IPO scam: SAT reserves verdict on Sebi-NSDL case

Last Updated: Tuesday, July 23, 2013 - 19:24

Mumbai: The Securities and Appellate Tribunal (SAT) on Tuesday reserved its verdict in the Rs 500 crore IPO scam wherein the National Securities Depository and its the then chief C B Bhave have challenged a Sebi probe that implicated them.

The scam occurred between 2003 and 2005 when multiple fictitious demat accounts were opened by a few individuals to corner IPO shares causing a loss of at least Rs 500 crore to retail investors.

Today's hearing was the first in the matter before the full SAT bench chaired by its newly-appointed presiding officer JP Devadhar and two full-time members-Jog Singh and A S Lamba.

Arguing the Sebi's case, its senior counsel Darius Khambatta said all through the years since the scam surfaced NSDL had been blaming the system for failure without ordering an independent inquiry to ascertain individual or systemic culpability and deficiencies.

NSDL's counsel Janak Dwarkadas, countering the Sebi argument, said the market regulator had no reason "to reopen the matter as my client has not been implicated either by the regulator, SAT or any court of law".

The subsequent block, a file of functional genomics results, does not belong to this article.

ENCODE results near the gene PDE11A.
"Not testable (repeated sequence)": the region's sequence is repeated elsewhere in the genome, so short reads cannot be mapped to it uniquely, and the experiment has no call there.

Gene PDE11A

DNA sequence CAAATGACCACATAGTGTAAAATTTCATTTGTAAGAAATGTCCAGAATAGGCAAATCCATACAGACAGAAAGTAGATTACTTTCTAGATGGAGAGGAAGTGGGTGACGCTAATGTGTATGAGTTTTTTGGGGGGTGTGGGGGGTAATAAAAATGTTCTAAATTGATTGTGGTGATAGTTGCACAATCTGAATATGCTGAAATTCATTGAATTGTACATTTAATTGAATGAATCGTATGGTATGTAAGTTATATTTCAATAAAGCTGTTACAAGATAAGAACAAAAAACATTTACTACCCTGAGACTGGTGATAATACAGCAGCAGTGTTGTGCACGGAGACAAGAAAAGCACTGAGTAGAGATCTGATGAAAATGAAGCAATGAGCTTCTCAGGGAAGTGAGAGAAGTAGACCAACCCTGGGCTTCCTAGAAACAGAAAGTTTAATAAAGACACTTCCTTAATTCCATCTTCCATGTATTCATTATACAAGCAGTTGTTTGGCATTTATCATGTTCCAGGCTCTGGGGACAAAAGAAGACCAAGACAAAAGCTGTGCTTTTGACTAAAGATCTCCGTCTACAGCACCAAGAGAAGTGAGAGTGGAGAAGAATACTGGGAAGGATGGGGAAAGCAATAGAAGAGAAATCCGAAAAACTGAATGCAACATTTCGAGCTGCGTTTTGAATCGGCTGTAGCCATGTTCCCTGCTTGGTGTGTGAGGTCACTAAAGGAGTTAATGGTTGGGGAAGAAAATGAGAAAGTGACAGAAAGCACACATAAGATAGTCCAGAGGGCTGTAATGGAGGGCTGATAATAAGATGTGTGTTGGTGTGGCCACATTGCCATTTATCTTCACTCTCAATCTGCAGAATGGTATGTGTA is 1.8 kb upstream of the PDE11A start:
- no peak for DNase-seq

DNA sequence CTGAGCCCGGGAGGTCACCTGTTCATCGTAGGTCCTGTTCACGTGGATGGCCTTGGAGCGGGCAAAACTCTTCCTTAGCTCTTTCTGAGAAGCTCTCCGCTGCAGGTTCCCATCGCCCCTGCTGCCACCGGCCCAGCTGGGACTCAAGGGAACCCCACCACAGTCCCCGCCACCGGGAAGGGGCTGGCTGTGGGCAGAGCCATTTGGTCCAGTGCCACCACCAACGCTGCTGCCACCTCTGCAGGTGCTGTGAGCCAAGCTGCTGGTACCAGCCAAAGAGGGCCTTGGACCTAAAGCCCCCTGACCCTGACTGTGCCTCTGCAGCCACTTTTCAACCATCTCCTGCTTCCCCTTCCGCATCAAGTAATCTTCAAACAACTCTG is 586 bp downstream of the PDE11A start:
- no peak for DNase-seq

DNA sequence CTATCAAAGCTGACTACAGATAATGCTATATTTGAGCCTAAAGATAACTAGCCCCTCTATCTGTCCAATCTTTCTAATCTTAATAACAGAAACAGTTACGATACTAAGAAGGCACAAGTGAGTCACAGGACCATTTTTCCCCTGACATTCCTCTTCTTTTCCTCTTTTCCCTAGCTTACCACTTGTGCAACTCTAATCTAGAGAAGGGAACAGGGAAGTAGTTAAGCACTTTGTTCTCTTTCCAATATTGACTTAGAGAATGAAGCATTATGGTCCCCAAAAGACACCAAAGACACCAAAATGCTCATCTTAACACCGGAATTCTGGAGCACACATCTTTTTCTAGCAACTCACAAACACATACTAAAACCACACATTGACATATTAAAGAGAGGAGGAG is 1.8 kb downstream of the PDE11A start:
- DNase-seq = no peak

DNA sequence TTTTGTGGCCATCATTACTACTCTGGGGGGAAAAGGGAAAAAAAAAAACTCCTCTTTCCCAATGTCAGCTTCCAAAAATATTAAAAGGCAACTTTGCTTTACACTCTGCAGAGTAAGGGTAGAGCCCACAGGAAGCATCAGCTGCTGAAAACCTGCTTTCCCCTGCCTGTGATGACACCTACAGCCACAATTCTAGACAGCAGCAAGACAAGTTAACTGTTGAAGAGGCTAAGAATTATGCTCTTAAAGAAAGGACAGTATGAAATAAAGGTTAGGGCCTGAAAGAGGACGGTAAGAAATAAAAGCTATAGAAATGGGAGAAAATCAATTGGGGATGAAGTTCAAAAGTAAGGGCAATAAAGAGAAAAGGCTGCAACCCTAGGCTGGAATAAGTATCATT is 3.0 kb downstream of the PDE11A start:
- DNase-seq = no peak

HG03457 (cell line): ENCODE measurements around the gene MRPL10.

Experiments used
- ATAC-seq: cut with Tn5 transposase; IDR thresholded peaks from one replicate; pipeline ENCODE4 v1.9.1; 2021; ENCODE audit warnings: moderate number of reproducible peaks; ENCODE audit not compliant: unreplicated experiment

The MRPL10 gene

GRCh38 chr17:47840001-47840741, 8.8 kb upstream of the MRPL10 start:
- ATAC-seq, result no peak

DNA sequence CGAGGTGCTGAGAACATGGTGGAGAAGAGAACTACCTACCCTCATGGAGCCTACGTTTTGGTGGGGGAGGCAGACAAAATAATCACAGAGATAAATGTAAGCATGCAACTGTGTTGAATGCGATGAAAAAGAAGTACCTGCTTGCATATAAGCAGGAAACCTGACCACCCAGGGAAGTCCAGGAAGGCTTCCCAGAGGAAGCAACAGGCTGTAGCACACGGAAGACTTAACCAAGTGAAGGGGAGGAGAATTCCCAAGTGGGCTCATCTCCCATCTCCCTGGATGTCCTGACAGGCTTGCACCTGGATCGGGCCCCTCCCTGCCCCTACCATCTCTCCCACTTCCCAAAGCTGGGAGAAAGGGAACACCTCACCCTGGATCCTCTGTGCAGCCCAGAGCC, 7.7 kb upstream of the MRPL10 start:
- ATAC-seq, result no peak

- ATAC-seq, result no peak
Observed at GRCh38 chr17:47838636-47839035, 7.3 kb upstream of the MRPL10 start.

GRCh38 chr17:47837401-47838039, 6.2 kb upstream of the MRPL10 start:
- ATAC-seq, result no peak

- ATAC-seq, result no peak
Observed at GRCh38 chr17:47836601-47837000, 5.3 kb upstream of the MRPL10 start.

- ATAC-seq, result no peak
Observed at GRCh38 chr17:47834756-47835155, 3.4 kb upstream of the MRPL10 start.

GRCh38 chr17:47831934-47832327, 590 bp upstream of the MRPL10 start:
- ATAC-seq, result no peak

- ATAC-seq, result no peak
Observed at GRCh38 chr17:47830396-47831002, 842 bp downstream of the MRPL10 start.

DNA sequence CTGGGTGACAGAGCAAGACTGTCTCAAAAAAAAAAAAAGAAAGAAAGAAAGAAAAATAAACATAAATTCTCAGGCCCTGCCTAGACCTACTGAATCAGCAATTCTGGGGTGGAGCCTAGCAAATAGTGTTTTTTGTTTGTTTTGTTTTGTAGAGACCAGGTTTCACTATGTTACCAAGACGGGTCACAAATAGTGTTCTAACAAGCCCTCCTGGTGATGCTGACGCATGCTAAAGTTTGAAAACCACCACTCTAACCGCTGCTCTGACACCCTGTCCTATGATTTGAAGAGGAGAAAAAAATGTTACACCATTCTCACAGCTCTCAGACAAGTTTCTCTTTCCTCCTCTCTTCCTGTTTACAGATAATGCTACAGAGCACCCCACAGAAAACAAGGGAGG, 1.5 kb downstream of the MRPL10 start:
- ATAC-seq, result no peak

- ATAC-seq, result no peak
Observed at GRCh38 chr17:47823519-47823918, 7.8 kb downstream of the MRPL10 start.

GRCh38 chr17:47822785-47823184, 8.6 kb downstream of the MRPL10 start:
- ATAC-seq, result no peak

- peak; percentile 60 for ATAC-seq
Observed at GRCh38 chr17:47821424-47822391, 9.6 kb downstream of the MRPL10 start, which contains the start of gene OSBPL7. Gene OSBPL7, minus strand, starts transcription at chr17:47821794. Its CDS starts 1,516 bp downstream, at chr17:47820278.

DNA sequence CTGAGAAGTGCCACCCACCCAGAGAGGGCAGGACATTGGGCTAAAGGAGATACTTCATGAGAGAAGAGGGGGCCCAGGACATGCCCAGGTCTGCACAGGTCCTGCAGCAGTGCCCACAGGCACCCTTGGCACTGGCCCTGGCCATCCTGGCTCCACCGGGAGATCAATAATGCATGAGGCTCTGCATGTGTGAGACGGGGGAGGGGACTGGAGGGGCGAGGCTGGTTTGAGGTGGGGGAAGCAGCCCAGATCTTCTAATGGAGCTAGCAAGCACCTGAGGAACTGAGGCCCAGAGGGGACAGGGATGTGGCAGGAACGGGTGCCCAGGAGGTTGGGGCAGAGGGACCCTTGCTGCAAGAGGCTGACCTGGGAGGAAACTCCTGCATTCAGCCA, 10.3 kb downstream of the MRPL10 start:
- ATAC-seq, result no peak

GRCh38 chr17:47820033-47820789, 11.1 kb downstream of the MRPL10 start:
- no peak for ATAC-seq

In 2008, a Sebi probe had faulted NSDL and Bhave but its board had rejected its findings after he became its chairman.

Dwarkadas also rejected Sebi charge that the NSDL did not order any inquiry into the scam and said ever since it surfaced the company has been improving its systems on a regular basis.

"There is no apex court ruling asking Sebi to reopen this case. The Sebi is citing the spirit of the law and not the law," Dwarakadas said.

Sebi counsel Khambatta contended that if NSDL had ordered any inquiry it was duty-bound to submit a copy of the findings to the regulator which had not been done till date.

Mumbai-based NSDL is the first central securities depository in India. Promoted by several Indian and foreign banks, it handles most of the securities held and settled in dematerialised form in the Indian capital market.


First Published: Tuesday, July 23, 2013 - 19:24
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